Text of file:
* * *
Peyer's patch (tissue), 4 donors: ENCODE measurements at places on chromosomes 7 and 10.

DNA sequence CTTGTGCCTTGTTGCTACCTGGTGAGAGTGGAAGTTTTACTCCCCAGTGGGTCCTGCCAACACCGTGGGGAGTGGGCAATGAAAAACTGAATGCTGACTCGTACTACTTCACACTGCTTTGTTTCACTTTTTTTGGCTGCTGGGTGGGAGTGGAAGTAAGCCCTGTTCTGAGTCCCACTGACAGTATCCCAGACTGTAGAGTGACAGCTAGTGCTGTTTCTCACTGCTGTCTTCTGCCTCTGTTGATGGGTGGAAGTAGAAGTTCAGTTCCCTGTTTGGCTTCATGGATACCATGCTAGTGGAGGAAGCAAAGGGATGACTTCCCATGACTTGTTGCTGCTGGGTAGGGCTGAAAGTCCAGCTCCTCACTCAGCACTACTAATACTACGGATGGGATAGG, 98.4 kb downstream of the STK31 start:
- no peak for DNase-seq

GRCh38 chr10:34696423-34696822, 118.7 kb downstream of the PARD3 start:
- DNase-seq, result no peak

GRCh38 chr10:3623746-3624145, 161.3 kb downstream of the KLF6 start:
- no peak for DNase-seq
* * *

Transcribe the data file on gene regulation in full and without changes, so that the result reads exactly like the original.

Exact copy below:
Peyer's patch (tissue), 4 donors: ENCODE measurements at places on chromosomes 7 and 10.

DNA sequence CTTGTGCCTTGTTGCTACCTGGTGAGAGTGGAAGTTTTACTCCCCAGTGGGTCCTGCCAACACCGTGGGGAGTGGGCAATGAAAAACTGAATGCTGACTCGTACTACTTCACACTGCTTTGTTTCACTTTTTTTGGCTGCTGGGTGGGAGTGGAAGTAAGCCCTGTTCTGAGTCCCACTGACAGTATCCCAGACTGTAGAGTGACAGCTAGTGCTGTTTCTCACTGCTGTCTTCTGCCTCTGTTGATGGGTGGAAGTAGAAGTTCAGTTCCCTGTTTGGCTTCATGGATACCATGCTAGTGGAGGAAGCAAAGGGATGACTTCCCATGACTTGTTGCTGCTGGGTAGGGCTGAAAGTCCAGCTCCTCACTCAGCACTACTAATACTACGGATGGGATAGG, 98.4 kb downstream of the STK31 start:
- no peak for DNase-seq

GRCh38 chr10:34696423-34696822, 118.7 kb downstream of the PARD3 start:
- DNase-seq, result no peak

GRCh38 chr10:3623746-3624145, 161.3 kb downstream of the KLF6 start:
- no peak for DNase-seq